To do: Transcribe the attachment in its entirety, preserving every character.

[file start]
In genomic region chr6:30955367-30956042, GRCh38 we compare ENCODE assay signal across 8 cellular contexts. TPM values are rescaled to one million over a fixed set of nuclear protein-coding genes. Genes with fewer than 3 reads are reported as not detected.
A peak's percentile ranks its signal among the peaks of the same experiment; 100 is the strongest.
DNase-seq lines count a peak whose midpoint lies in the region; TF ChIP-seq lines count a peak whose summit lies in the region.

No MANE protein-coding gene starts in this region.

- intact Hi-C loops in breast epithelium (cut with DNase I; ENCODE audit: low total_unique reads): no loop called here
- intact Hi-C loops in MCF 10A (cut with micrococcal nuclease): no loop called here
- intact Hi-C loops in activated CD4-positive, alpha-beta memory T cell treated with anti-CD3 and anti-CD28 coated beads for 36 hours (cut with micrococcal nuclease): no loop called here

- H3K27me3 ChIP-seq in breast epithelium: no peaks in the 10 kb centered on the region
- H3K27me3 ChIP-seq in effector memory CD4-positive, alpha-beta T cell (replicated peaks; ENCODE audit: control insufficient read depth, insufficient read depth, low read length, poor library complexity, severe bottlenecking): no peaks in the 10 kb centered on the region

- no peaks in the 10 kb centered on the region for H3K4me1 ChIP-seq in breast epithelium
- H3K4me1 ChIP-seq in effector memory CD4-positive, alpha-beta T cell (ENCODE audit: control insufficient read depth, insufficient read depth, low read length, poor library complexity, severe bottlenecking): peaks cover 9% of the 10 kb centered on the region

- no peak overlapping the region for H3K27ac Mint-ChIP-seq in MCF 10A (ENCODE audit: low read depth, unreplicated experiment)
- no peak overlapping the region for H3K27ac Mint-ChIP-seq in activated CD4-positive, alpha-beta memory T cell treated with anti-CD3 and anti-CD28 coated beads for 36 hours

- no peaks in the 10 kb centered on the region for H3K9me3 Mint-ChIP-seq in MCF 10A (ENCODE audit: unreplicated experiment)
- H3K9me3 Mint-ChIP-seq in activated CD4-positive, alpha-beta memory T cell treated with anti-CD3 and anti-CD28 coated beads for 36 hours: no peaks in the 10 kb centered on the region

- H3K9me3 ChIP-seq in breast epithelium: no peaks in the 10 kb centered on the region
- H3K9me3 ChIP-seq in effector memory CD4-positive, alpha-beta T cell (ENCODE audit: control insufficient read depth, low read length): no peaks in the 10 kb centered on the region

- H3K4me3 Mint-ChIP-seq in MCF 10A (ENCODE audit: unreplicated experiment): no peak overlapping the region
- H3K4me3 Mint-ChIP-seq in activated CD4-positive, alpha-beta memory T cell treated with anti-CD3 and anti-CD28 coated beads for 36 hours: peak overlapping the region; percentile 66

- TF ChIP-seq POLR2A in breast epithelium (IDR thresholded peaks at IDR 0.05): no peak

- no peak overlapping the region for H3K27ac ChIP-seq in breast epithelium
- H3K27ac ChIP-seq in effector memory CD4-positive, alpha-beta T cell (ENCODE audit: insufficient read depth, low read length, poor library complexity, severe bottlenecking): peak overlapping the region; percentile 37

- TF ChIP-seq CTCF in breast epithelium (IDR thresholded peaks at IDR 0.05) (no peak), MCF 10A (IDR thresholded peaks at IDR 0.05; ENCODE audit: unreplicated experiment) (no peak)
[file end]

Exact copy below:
In genomic region chr6:30955367-30956042, GRCh38 we compare ENCODE assay signal across 8 cellular contexts. TPM values are rescaled to one million over a fixed set of nuclear protein-coding genes. Genes with fewer than 3 reads are reported as not detected.
A peak's percentile ranks its signal among the peaks of the same experiment; 100 is the strongest.
DNase-seq lines count a peak whose midpoint lies in the region; TF ChIP-seq lines count a peak whose summit lies in the region.

No MANE protein-coding gene starts in this region.

- intact Hi-C loops in breast epithelium (cut with DNase I; ENCODE audit: low total_unique reads): no loop called here
- intact Hi-C loops in MCF 10A (cut with micrococcal nuclease): no loop called here
- intact Hi-C loops in activated CD4-positive, alpha-beta memory T cell treated with anti-CD3 and anti-CD28 coated beads for 36 hours (cut with micrococcal nuclease): no loop called here

- H3K27me3 ChIP-seq in breast epithelium: no peaks in the 10 kb centered on the region
- H3K27me3 ChIP-seq in effector memory CD4-positive, alpha-beta T cell (replicated peaks; ENCODE audit: control insufficient read depth, insufficient read depth, low read length, poor library complexity, severe bottlenecking): no peaks in the 10 kb centered on the region

- no peaks in the 10 kb centered on the region for H3K4me1 ChIP-seq in breast epithelium
- H3K4me1 ChIP-seq in effector memory CD4-positive, alpha-beta T cell (ENCODE audit: control insufficient read depth, insufficient read depth, low read length, poor library complexity, severe bottlenecking): peaks cover 9% of the 10 kb centered on the region

- no peak overlapping the region for H3K27ac Mint-ChIP-seq in MCF 10A (ENCODE audit: low read depth, unreplicated experiment)
- no peak overlapping the region for H3K27ac Mint-ChIP-seq in activated CD4-positive, alpha-beta memory T cell treated with anti-CD3 and anti-CD28 coated beads for 36 hours

- no peaks in the 10 kb centered on the region for H3K9me3 Mint-ChIP-seq in MCF 10A (ENCODE audit: unreplicated experiment)
- H3K9me3 Mint-ChIP-seq in activated CD4-positive, alpha-beta memory T cell treated with anti-CD3 and anti-CD28 coated beads for 36 hours: no peaks in the 10 kb centered on the region

- H3K9me3 ChIP-seq in breast epithelium: no peaks in the 10 kb centered on the region
- H3K9me3 ChIP-seq in effector memory CD4-positive, alpha-beta T cell (ENCODE audit: control insufficient read depth, low read length): no peaks in the 10 kb centered on the region

- H3K4me3 Mint-ChIP-seq in MCF 10A (ENCODE audit: unreplicated experiment): no peak overlapping the region
- H3K4me3 Mint-ChIP-seq in activated CD4-positive, alpha-beta memory T cell treated with anti-CD3 and anti-CD28 coated beads for 36 hours: peak overlapping the region; percentile 66

- TF ChIP-seq POLR2A in breast epithelium (IDR thresholded peaks at IDR 0.05): no peak

- no peak overlapping the region for H3K27ac ChIP-seq in breast epithelium
- H3K27ac ChIP-seq in effector memory CD4-positive, alpha-beta T cell (ENCODE audit: insufficient read depth, low read length, poor library complexity, severe bottlenecking): peak overlapping the region; percentile 37

- TF ChIP-seq CTCF in breast epithelium (IDR thresholded peaks at IDR 0.05) (no peak), MCF 10A (IDR thresholded peaks at IDR 0.05; ENCODE audit: unreplicated experiment) (no peak)